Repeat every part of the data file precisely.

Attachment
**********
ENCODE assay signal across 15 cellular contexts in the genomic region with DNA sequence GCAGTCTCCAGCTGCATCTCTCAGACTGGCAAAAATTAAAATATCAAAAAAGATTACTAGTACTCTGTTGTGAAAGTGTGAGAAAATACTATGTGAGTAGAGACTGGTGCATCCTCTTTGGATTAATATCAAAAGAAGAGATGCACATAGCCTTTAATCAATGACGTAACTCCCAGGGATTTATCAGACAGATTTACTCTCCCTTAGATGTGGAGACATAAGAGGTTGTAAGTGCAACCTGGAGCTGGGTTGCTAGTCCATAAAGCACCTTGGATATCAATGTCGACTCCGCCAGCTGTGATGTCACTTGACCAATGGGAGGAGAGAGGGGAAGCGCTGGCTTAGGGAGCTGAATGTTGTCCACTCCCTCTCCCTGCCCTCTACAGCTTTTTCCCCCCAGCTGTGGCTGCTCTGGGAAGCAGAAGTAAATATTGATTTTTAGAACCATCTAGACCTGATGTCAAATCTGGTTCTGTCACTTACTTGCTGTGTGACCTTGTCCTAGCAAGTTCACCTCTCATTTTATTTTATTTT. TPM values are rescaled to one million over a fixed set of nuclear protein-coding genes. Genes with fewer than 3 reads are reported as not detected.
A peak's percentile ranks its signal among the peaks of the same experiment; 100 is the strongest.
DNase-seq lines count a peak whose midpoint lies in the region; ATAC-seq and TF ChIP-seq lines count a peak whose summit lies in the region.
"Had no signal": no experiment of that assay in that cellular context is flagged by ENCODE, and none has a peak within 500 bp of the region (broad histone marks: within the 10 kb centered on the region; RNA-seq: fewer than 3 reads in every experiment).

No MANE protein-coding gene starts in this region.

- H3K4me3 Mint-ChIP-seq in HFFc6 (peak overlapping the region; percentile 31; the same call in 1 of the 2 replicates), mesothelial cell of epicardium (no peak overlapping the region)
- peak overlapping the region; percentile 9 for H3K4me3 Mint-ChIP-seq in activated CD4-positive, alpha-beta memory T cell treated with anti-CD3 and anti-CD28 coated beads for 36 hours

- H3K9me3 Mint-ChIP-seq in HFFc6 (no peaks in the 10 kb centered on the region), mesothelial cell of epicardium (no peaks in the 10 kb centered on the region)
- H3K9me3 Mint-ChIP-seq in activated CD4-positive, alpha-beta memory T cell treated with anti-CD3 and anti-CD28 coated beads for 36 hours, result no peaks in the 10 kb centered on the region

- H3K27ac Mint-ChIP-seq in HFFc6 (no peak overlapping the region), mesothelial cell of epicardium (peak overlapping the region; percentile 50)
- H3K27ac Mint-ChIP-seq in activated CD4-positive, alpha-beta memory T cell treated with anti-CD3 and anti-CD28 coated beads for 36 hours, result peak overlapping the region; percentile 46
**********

ENCODE assay signal across 15 cellular contexts in the genomic region with DNA sequence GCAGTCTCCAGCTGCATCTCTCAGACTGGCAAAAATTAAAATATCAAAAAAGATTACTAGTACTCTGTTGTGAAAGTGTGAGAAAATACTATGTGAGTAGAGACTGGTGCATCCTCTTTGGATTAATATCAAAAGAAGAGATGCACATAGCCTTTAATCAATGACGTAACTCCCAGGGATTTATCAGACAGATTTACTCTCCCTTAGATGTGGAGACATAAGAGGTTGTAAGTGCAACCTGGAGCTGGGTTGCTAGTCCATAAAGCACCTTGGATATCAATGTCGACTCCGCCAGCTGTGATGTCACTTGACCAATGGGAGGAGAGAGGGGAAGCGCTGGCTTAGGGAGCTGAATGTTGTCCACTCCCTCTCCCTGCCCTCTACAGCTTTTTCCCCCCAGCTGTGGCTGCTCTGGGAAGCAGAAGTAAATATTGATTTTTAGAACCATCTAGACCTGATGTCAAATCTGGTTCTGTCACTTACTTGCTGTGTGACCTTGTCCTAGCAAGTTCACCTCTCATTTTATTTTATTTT. TPM values are rescaled to one million over a fixed set of nuclear protein-coding genes. Genes with fewer than 3 reads are reported as not detected.
A peak's percentile ranks its signal among the peaks of the same experiment; 100 is the strongest.
DNase-seq lines count a peak whose midpoint lies in the region; ATAC-seq and TF ChIP-seq lines count a peak whose summit lies in the region.
"Had no signal": no experiment of that assay in that cellular context is flagged by ENCODE, and none has a peak within 500 bp of the region (broad histone marks: within the 10 kb centered on the region; RNA-seq: fewer than 3 reads in every experiment).

No MANE protein-coding gene starts in this region.

- H3K4me3 Mint-ChIP-seq in HFFc6 (peak overlapping the region; percentile 31; the same call in 1 of the 2 replicates), mesothelial cell of epicardium (no peak overlapping the region)
- peak overlapping the region; percentile 9 for H3K4me3 Mint-ChIP-seq in activated CD4-positive, alpha-beta memory T cell treated with anti-CD3 and anti-CD28 coated beads for 36 hours

- H3K9me3 Mint-ChIP-seq in HFFc6 (no peaks in the 10 kb centered on the region), mesothelial cell of epicardium (no peaks in the 10 kb centered on the region)
- H3K9me3 Mint-ChIP-seq in activated CD4-positive, alpha-beta memory T cell treated with anti-CD3 and anti-CD28 coated beads for 36 hours, result no peaks in the 10 kb centered on the region

- H3K27ac Mint-ChIP-seq in HFFc6 (no peak overlapping the region), mesothelial cell of epicardium (peak overlapping the region; percentile 50)
- H3K27ac Mint-ChIP-seq in activated CD4-positive, alpha-beta memory T cell treated with anti-CD3 and anti-CD28 coated beads for 36 hours, result peak overlapping the region; percentile 46